Precious metals (read: gold and silver) are trading near their lifetime highs, and a number of analysts now believe that prices have gone up too far, too fast, and that a correction is imminent.
There is definitely volatility creeping into the bullion market as investors booked profits yesterday after the recent bull-run and ahead of US Federal Reserve’s upcoming decision on whether or not to continue the massive cash injections into the world’s largest economy via the quantitative easing programme.
After making another lifetime high of above $1517 an ounce on Easter Monday, gold prices fell to under $1500 yesterday and downward pressure remains. Silver too, after hitting $49.25 an ounce on Monday, fell almost 5 per cent yesterday, to levels under $45 an ounce.
While yesterday’s corrections may be a direct result of the day before’s spikes, there’s no denying the fact that gold, up 31 per cent in a year and its poorer cousin silver, up 158 per cent in 12 months, have had a fantastic run over the past couple of years, especially after the US Fed first announced its QE program in the wake of the financial crisis.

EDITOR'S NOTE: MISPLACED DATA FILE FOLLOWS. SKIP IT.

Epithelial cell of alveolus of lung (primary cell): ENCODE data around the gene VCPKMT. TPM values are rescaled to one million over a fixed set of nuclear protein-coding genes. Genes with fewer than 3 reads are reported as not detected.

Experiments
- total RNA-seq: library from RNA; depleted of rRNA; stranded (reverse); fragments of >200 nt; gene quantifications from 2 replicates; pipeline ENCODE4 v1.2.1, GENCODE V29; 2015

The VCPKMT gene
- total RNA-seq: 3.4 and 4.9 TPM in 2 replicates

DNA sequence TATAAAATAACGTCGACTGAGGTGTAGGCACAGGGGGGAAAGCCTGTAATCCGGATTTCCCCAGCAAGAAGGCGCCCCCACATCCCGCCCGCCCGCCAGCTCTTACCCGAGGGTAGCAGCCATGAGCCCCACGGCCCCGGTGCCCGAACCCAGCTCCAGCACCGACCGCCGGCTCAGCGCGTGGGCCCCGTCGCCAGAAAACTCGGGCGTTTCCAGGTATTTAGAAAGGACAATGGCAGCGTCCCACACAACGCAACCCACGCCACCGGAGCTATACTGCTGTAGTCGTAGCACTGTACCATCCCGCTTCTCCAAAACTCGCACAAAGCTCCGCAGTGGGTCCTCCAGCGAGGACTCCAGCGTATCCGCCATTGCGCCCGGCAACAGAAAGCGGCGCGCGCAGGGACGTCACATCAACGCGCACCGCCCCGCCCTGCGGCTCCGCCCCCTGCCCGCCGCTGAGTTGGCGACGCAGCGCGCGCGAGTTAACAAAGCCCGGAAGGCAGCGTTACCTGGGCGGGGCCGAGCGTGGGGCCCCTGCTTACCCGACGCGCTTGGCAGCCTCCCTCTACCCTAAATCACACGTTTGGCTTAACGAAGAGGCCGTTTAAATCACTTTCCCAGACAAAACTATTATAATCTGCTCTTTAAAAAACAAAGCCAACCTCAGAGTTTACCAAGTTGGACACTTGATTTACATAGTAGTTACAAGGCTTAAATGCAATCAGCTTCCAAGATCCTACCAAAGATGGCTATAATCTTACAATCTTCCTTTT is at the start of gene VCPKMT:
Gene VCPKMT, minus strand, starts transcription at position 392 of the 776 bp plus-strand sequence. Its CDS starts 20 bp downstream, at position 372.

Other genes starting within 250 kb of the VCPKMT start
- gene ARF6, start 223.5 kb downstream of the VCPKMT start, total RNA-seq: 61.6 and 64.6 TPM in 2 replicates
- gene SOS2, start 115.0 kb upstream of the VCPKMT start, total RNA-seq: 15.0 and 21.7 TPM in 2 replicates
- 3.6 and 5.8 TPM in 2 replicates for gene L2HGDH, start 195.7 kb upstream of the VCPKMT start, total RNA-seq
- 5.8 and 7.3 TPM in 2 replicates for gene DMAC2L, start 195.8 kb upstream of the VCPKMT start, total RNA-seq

The question, then, is whether now is the time to accumulate or dispose of? There obviously isn’t a correct answer to that, as it will depend on the investor/speculator’s objectives and circumstances, but experts now believe that with precious metals in uncharted territory, it will be perhaps wise to sit out the next few months.
Jeff Rhodes, CEO of International Commodities maintains that the next couple of months could see gold and silver selloffs at the global level. In an interview with Dubai Eye Radio yesterday, he said silver trading pattern was erratic and resembled the bubble scenario in 1980, when prices went from a high of over $50 per ounce to a low of $10 an ounce in a matter of a few weeks.
“Yesterday [Monday], it is reported that there were $1 bid/offer spread in spot silver, which is very, very reminiscent of 1980,” said Rhodes, referring to a few months in that year when Hunt Brothers, together with a small group of investors, tried to corner the world’s silver market, in the process pushing up prices to an abnormal high of $50.35 per ounce more than three decades ago.
“What we’re seeing at the moment in the [silver] markets are conditions very similar to those days,” he said. “Of course, after the high of $50 in January 1980, we saw $10 in March 1980,” he said. “I think the safest place now for silver traders is head for the nearest bunker or head for the hills,” he quipped.
“If you’re long on silver, sell in May and go away,” he advised.
While that advice may be, well, golden, investors will do good to remember the entire saying, which is: “Sell in May and go away. Try to remember to buy in September.” For, Rhodes still maintains his prediction of gold at $1650 an ounce within 2011.
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